There is a lot to be said for urban living. You can walk to the shops, stumble home from pubs, access public transport, be around other humans or just take a walk after dark without reenacting The Evil Dead, thanks to the miracle of streetlighting. Since I left home two decades ago, I have always lived in urban spaces, first in Cork city, then the scorched hellscapes of Dublin, then back in the heart of the bustling market town of Midleton. But things changed, and now my family and I live in the house I grew up in, three miles outside of Midleton, on the back Dungourney road (not to be confused with the main Dungourney autobahn). The house is a money pit. We should really have known this, as the house is two days older than dirt – or, to put it another way, 41, the same age as myself. And, also like myself, it needed a lot of cosmetic and structural work. So we set to it, knocking a wall or two and blocking up doorways, which has led to the amusing scene of me almost walking into walls, expecting a door to be there.
The biggest job, however, is the windows. Just like the accursed OS that bears their name, installing windows is an expensive, tedious and generally awful experience that nobody willfully goes through. But we live in a house with floor to ceiling bay windows – a single-paned, teak-framed latticework that allows heat out with the same enthusiasm that it lets the rain in. Large houses are always cold, or expensive to heat, but we are up on a hill, with rubbish windows, and now some nights I go to bed in two hoodies, gloves and a scarf. And none of those are euphemisms. We got a quote from the ever illusive Munster Joinery for a complete refit – 22k. Also, the roofs of the aforementioned bay windows need to be redone at the same time, so that will bring the total cost into the region of 30k. So as a classic #dadhack (ie, cheap, impractical solution), I bought us all parkas, which we now wear around the house, like scientists at an Arctic research base, conducting important research into the effects of sub-zero temperatures on chaise longues and cornicing. I just hope no-one calls only to witness the sight of six parka-clad townies struggling to survive one of the mildest winters on record.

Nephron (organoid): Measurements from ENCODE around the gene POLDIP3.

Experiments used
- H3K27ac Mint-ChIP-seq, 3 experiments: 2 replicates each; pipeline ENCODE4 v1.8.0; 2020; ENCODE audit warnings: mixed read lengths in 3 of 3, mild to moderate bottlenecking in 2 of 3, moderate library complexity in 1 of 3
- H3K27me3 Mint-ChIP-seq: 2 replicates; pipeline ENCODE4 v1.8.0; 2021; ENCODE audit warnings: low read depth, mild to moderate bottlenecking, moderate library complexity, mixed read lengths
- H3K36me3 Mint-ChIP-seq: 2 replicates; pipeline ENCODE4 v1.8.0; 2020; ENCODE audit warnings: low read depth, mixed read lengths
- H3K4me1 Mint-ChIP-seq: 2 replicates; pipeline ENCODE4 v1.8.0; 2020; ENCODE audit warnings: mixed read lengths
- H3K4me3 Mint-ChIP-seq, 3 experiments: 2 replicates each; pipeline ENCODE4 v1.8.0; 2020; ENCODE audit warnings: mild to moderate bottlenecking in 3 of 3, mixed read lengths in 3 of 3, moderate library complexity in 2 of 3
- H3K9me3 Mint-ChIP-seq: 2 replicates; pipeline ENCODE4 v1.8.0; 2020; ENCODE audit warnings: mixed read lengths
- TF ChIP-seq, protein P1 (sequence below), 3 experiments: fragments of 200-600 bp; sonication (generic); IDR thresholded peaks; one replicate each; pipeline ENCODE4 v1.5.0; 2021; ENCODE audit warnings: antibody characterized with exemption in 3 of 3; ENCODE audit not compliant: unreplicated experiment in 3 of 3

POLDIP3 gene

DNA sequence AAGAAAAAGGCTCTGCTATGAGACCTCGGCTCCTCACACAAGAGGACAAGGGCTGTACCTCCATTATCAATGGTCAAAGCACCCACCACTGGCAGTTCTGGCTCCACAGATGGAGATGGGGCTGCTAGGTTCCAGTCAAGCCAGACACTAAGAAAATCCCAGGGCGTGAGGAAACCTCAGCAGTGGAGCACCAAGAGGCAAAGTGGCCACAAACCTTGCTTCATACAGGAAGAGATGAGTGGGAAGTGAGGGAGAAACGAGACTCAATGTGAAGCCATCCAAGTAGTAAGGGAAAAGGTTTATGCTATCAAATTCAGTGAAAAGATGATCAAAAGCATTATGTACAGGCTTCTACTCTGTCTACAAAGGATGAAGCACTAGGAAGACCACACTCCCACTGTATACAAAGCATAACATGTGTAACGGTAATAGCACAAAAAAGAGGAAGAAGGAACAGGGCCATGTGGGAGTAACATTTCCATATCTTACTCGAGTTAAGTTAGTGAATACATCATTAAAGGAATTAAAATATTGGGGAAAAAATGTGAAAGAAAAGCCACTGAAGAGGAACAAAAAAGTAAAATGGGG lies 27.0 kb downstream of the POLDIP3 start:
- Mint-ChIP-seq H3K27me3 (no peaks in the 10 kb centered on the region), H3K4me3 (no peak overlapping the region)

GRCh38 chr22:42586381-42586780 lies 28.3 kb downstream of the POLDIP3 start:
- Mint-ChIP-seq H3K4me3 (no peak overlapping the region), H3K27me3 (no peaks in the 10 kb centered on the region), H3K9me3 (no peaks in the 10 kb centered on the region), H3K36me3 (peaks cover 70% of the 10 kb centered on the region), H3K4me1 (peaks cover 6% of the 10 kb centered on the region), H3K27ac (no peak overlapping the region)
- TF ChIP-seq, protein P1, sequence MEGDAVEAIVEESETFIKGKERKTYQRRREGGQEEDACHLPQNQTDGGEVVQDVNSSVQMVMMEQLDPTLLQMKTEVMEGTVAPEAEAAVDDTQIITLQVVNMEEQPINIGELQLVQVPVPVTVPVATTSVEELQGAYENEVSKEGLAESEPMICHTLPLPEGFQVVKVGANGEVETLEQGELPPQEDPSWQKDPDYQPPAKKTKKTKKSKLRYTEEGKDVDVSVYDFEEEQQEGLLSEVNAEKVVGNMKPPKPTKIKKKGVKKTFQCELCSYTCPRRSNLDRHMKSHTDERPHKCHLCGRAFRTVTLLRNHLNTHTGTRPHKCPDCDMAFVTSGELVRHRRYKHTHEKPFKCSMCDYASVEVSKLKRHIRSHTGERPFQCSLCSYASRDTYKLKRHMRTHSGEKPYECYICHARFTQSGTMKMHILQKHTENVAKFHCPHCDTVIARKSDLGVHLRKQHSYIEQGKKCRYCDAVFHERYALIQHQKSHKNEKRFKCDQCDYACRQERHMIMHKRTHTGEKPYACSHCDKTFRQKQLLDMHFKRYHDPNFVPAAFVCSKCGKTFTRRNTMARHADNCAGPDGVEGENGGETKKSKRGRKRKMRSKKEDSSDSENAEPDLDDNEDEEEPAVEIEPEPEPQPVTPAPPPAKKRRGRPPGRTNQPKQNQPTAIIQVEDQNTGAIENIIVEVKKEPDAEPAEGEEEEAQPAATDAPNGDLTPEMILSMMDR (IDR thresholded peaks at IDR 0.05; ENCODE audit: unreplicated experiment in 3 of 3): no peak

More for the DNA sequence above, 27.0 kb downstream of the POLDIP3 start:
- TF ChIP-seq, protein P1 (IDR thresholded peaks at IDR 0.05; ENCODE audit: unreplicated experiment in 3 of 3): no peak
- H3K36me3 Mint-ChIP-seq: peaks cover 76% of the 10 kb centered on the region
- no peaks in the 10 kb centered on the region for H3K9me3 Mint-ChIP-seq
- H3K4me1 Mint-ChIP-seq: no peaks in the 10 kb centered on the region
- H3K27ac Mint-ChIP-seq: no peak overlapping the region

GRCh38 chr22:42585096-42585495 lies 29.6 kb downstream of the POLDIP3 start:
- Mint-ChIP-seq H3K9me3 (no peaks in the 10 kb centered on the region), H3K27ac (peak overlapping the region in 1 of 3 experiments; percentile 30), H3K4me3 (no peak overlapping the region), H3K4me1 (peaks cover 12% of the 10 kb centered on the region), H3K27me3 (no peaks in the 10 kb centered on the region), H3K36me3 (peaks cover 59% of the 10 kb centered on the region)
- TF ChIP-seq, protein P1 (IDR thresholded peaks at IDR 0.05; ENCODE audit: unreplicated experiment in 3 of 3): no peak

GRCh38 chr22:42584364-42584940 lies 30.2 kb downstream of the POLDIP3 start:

Living in the country makes you aware of how much the state actually does for you. For all urban dwellers they provide clean water and sewerage systems, as well as offering public transport, roads, paths, streetlights – the list goes on. You move to the sticks and all that ends. Suddenly we are worrying about wells, pumps, septic tanks, sluggish broadband and darkness. And money; we are also worrying about money.
Most people assumed we would sell this place, and there have been times in the last few months when we wished we had. But those weren’t dad’s wishes. He loved this house – the views, the fresh air, the silence. However, a large part of the reason he would never leave is that my sister died here. She had a heart attack in the shower at the age of 22. She had grand mal epilepsy and was sick for more than half her life. Her bedroom was never changed after her death, and it was only when we started to renovate that her belongings were removed. Behind a radiator we found a Noddy book, with her name on the inside cover, the L in Lucy written backwards in her child’s writing. Dad used to say he could never leave my mum and Lucy as he saw them still in the house. I woke a few times in the night and thought about it, the idea of my sister or my mother drifting from room to room, watching us sleep. It brings little comfort. I prefer my version of reality to my dad’s – the dead are dead and that is that. But I sometimes feel like I am living in a poorly insulated mausoleum. Not helping the Daphne du Maurier vibe is the fact that my youngest son keeps pointing at random corners and shouting ‘ghost’. Either he is watching too much Scooby Doo or the caul he was born with is finally starting to work.